Beneath the buttressed western wall of the sarcophagus—one of the shakiest parts of the enclosure containing the destroyed Reactor No. 4 in Chernobyl—a worker ducks into a small lead enclosure, provided to shield construction personnel from the radiation still leaking through the propped-up containment wall. These enclosures are provided to protect workers when they are resting and their presence is not required in the open space. I shot this years ago on one of my many trips to the Chernobyl Nuclear Power Plant. I’m looking forward to watching the continuation of the Chernobyl mini-series on HBO every Monday. It is an amazingly accurate and honest, in-depth account of what happened during the world’s worst nuclear disaster to date (yes, including Fukushima). @natgeo@thephotosociety#Chernobyl#Ukraine
The Baiterek monument and observation tower has become the symbol of Kazakhstan’s capital and was supposedly sketched out by the president himself. It is a modernistic representation of an old Kazakh myth, depicting the tree of life and a golden ball that symbolizes a golden egg laid by legendary bird Samruk. Kazakhstan’s capital, formerly known as Astana, was renamed “Nursultan” on March 20. Interim president Kassym-Jomart Tokayev chose the name to honor outgoing president Nursultan Nazarbayev, who unexpectedly resigned March 19 after serving as the first and only president of modern Kazakhstan for almost 30 years. Nazarbayev will still keep authority, holding the title “Leader of the Nation.” His eldest daughter Dariga was promoted to the second most powerful position in the country shortly after his resignation, raising suspicion that she could be her father’s successor after the current presidential term ends in April 2020. This is the fourth time in less than 60 years that the city has been renamed, from Akmolinsk to Tselinograd to Akmola to Astana, and now Nursultan.
Southern Belarus was severely affected by the nuclear fallout after the Chernobyl accident. Physically and mentally handicapped, 5 year-old Igor was given up by his parents to be cared for at a home for orphaned and abandoned children with disabilities. The home is one of several in Belarus receiving support from Chernobyl aid programs funded by humanitarian organizations around the world. One of those organizations, Chernobyl Children International, was founded by Irish activist Adi Roche, who made the care of Chernobyl victims her life. She also produced the 2004 Academy Award-winning documentary on Chernobyl victims called "Chernobyl Heart.” Since this photograph was taken (in 2005), the quality of care for these children has greatly improved, thanks to organizations like Adi’s. 33 years ago today, April 26, 1986, Reactor No. 4 at the Chernobyl Nuclear Power Plant blew up. The radioactive fallout spread over thousands of square kilometers, driving more than a quarter of a million people permanently from their homes. Even after Fukushima, scientists consider it the worst nuclear accident to date. @thephotosociety#Chernobyl#theLongShadowofChernobyl#Ukraine#Belarus#ChernobylChildren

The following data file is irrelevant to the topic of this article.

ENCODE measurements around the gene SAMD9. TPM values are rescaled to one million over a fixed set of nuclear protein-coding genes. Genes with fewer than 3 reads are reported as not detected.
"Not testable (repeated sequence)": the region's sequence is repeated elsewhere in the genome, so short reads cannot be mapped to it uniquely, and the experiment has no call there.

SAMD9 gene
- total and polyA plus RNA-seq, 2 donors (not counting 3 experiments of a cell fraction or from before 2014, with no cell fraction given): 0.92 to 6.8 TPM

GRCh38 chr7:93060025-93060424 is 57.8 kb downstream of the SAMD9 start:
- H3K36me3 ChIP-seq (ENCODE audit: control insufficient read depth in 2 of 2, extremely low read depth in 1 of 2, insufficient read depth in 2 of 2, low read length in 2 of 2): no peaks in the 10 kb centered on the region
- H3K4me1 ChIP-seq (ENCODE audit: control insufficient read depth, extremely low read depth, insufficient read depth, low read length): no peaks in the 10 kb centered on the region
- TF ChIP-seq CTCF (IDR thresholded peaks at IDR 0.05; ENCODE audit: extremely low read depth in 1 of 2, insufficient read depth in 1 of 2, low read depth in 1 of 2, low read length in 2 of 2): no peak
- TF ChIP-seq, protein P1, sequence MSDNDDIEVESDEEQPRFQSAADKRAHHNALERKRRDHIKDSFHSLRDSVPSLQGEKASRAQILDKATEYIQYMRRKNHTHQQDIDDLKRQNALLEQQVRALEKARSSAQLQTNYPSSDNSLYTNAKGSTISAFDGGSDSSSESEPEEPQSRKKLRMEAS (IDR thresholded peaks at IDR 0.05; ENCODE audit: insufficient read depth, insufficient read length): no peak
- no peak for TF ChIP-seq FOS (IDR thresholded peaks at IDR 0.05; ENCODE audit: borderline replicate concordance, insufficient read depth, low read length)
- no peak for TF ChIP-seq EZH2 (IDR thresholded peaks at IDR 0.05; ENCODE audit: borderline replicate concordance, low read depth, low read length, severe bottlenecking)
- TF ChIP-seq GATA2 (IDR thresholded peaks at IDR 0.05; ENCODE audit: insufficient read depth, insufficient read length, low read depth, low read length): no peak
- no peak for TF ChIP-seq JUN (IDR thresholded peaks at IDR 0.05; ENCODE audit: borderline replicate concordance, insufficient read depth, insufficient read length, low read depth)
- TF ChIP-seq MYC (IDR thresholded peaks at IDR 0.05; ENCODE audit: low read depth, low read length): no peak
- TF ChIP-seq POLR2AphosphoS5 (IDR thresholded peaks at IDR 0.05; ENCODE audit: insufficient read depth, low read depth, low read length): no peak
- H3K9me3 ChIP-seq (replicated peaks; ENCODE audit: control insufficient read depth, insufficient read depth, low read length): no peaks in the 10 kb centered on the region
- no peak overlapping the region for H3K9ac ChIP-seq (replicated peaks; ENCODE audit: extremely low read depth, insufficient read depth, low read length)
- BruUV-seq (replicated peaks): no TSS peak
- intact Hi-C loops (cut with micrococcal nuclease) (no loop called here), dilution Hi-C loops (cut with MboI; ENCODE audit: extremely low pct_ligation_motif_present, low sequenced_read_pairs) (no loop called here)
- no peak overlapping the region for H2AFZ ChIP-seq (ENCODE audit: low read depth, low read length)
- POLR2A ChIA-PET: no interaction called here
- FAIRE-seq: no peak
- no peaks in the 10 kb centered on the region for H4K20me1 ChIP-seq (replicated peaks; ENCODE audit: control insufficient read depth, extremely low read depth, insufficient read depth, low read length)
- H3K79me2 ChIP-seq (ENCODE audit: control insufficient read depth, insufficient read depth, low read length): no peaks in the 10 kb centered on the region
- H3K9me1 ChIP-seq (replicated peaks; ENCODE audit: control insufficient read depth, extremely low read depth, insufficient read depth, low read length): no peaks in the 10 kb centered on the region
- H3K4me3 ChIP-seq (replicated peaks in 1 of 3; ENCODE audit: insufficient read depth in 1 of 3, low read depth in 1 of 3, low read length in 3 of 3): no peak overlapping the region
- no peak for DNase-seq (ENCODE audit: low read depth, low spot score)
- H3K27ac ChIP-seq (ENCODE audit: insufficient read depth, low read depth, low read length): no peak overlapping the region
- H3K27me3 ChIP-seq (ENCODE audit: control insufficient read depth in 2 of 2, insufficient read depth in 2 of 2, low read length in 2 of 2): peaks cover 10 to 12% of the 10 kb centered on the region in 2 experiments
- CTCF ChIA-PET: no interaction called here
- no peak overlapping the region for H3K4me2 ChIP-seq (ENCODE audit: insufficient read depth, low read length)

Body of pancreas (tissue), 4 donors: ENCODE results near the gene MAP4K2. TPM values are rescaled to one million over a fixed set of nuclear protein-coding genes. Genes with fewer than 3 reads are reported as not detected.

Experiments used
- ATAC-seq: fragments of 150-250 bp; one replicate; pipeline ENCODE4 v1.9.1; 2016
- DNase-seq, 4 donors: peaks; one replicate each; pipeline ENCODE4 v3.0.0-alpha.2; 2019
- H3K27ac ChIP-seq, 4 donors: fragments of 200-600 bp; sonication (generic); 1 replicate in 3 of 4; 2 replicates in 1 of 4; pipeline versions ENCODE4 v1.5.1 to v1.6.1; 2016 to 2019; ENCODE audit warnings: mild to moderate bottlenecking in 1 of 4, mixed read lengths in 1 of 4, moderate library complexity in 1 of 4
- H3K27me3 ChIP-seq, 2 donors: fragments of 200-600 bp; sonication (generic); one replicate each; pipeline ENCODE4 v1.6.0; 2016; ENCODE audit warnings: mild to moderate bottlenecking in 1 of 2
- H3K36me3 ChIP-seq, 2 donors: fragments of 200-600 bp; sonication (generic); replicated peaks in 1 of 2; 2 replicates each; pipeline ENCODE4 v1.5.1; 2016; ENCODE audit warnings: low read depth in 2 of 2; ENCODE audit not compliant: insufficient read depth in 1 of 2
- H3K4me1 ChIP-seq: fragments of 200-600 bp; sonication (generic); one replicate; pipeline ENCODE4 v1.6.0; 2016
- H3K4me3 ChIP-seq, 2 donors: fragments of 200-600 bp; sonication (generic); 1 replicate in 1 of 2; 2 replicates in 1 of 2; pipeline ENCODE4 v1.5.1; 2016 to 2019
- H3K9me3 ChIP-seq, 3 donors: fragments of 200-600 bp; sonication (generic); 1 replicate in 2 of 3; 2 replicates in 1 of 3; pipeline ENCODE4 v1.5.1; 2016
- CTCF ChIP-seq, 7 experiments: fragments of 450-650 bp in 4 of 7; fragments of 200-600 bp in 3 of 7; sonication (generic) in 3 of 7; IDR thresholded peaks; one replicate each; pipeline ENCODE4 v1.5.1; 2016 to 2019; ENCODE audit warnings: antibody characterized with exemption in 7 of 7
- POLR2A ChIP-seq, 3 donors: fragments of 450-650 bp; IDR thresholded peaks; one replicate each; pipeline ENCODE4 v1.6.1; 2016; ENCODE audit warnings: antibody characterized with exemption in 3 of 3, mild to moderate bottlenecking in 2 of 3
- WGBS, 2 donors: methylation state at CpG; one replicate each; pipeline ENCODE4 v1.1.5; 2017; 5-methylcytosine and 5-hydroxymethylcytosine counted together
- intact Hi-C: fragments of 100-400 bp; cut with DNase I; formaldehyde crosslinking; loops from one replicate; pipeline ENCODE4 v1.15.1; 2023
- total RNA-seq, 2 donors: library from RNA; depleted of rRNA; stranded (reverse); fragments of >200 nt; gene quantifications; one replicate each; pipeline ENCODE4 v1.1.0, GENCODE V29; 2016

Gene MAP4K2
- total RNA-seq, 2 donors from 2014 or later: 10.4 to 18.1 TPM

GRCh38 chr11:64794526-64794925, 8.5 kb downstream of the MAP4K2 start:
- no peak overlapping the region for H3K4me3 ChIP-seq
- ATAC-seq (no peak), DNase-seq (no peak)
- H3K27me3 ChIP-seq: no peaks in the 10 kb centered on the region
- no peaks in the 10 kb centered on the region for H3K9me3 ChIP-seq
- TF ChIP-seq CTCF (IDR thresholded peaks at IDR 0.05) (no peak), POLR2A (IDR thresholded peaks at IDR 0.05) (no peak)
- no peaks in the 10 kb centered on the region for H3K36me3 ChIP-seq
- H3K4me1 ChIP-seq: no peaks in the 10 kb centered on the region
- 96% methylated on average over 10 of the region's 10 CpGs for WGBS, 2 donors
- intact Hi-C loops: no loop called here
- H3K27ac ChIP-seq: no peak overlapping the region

25 years after the Chernobyl disaster, the small settlement of Teremtsy—evacuated after the accident—was home to about 30 returnees who lived amongst the many abandoned homes. One of the returnees was Kharytina D., then 92 years old. With difficulties walking and hearing and the other returnees living far from her home, she lived in isolation, having hardly any communication with anyone, but was quite content.
After the catastrophe, more than a quarter of a million people living inside the 30km Zone were evacuated, including those living in small villages. Ignoring radiation levels, a small (and now diminishing) number of elderly people returned to their homes. Although surrounded by devastation and isolation, they prefer to die on their own soil than of a broken heart in anonymous city suburbs. At first Ukrainian officials discouraged them, but soon they turned a blind eye and even provided them with infrequent medical visits.